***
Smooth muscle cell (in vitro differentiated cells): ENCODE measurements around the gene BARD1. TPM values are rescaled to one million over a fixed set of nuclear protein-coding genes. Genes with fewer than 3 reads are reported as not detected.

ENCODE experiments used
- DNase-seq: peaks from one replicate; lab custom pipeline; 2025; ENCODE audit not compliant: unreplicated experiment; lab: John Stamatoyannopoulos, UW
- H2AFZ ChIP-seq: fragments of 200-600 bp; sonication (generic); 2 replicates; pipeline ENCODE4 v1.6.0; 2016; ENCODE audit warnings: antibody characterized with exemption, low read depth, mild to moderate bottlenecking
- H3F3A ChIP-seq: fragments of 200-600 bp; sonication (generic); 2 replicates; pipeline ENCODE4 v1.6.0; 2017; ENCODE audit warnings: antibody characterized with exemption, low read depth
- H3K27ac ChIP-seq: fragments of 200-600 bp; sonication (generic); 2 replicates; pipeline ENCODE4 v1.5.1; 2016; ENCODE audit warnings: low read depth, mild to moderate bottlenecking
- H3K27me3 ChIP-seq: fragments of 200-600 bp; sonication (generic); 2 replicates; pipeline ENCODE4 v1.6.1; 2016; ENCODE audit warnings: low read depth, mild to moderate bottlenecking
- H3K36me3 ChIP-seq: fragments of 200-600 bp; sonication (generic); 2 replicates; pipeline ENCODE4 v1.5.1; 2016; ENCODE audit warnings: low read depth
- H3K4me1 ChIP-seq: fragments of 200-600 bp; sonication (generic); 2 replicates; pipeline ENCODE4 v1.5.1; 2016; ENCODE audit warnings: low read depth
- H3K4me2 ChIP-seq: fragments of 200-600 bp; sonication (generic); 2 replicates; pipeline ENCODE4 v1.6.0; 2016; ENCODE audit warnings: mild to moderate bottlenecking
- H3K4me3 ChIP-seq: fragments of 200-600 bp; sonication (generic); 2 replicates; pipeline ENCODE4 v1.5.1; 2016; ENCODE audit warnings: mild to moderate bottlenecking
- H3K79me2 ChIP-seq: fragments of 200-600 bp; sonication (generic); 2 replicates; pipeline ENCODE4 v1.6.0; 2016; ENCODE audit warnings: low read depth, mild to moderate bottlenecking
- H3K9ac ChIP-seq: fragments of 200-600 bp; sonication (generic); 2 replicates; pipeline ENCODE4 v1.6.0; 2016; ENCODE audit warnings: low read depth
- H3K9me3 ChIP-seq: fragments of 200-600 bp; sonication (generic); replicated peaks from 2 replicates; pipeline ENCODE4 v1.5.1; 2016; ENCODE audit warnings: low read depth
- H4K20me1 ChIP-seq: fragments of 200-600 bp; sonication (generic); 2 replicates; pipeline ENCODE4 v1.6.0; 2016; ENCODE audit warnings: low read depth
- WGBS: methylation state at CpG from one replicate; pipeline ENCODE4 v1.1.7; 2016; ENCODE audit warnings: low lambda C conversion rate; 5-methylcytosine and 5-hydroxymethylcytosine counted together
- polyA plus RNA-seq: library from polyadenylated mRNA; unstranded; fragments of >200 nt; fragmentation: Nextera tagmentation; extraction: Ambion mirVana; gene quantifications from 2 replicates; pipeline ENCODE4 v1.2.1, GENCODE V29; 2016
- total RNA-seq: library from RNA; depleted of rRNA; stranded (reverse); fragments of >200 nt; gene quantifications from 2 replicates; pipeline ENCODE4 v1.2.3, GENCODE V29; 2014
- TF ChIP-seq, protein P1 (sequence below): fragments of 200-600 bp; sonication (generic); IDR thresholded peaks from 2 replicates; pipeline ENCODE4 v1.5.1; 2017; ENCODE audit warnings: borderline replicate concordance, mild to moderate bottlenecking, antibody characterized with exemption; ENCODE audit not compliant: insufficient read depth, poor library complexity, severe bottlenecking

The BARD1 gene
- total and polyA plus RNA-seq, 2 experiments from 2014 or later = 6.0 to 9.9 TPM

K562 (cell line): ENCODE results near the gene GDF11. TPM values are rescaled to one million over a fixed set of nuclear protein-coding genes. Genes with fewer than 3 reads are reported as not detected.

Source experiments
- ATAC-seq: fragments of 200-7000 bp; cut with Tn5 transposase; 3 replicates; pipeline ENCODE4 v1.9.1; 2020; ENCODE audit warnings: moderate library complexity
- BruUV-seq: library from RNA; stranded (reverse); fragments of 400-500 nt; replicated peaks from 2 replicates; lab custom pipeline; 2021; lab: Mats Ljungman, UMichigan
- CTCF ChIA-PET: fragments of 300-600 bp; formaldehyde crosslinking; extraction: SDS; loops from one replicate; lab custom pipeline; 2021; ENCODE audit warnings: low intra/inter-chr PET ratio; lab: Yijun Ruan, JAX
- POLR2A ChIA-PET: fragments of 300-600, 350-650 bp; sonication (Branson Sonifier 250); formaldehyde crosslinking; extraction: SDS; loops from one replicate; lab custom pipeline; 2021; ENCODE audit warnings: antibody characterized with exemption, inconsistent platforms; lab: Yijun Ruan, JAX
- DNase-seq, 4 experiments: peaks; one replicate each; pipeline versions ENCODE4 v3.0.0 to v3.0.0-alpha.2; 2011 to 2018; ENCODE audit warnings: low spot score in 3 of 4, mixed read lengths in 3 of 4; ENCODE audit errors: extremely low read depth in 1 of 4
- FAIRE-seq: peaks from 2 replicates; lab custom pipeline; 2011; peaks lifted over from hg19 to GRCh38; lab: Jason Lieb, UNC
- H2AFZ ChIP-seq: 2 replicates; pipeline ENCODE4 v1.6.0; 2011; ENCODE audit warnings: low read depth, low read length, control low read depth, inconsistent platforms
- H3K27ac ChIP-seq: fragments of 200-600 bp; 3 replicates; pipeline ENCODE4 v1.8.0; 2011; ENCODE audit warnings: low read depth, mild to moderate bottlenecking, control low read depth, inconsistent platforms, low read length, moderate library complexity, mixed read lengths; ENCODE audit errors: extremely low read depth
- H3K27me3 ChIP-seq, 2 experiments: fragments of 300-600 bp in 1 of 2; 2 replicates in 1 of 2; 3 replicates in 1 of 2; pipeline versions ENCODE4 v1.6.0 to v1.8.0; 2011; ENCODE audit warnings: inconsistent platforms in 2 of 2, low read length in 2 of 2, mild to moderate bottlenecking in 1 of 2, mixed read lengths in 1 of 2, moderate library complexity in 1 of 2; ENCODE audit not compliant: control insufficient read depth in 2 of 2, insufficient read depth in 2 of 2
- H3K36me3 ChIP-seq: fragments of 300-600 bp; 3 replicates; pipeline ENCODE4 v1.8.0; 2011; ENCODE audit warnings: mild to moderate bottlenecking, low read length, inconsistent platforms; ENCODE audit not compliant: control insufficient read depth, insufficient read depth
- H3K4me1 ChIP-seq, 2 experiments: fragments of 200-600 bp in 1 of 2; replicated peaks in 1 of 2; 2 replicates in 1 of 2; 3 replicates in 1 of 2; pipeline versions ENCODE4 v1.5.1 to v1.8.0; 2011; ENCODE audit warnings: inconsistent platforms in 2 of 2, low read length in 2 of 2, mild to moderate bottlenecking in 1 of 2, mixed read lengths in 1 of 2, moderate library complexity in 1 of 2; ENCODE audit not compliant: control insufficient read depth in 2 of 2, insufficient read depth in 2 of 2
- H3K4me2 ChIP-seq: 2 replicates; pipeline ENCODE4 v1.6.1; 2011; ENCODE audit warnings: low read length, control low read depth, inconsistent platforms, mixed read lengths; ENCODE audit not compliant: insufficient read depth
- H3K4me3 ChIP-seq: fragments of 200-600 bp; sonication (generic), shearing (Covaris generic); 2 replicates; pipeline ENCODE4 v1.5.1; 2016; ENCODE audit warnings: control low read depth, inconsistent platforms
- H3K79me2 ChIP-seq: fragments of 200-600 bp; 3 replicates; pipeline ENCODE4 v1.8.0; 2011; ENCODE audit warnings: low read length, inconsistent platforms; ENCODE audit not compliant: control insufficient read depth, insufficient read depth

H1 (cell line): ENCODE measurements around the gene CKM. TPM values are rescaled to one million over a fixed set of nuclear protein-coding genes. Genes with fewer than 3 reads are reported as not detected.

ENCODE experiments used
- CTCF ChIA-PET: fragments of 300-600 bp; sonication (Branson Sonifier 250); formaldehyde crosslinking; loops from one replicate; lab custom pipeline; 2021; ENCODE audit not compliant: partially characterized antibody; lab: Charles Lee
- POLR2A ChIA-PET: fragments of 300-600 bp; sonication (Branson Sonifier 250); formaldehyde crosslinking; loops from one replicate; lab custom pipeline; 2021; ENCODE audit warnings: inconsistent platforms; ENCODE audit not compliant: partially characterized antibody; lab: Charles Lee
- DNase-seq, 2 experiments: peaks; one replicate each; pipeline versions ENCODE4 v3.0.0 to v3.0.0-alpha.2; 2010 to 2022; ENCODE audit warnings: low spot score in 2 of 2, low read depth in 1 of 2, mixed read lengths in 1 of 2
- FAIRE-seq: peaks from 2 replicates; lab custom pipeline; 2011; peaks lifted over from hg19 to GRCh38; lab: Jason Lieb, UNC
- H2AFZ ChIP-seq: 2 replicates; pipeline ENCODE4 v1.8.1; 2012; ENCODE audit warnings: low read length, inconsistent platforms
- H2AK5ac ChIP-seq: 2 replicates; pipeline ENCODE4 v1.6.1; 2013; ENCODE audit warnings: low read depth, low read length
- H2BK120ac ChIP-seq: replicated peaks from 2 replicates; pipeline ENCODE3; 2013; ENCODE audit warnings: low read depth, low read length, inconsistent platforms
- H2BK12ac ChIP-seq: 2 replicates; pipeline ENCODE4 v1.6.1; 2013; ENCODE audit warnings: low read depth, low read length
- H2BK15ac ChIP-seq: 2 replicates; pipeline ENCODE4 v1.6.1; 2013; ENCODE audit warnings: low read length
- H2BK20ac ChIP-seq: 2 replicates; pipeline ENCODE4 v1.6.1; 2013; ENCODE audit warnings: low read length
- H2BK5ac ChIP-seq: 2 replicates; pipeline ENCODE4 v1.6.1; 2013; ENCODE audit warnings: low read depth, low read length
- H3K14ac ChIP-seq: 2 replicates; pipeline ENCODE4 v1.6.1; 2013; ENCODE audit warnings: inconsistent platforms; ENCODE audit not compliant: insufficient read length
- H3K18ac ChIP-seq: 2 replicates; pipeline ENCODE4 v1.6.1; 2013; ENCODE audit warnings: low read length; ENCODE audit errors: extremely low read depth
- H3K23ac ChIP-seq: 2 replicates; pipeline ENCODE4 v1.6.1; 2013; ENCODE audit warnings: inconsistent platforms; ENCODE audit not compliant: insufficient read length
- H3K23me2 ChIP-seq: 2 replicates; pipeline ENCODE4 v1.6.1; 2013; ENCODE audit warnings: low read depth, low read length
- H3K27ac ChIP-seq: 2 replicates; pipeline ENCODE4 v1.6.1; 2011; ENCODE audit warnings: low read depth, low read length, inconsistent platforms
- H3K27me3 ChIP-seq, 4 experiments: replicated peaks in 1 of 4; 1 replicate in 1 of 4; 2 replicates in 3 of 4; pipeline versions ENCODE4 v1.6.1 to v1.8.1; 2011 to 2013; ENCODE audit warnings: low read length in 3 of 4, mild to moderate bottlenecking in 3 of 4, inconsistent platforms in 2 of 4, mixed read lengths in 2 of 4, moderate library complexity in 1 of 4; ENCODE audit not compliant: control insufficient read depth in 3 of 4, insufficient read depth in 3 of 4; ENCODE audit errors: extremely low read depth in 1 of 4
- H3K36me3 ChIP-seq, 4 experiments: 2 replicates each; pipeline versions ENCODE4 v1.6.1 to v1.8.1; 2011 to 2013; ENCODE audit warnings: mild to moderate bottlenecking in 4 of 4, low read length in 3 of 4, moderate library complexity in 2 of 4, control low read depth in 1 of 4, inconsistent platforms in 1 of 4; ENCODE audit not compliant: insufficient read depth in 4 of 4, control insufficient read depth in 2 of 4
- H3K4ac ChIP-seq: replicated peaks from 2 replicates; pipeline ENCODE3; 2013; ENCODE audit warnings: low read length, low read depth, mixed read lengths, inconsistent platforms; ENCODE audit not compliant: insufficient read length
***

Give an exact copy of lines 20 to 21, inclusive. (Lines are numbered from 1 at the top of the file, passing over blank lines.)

The BARD1 gene
- total and polyA plus RNA-seq, 2 experiments from 2014 or later = 6.0 to 9.9 TPM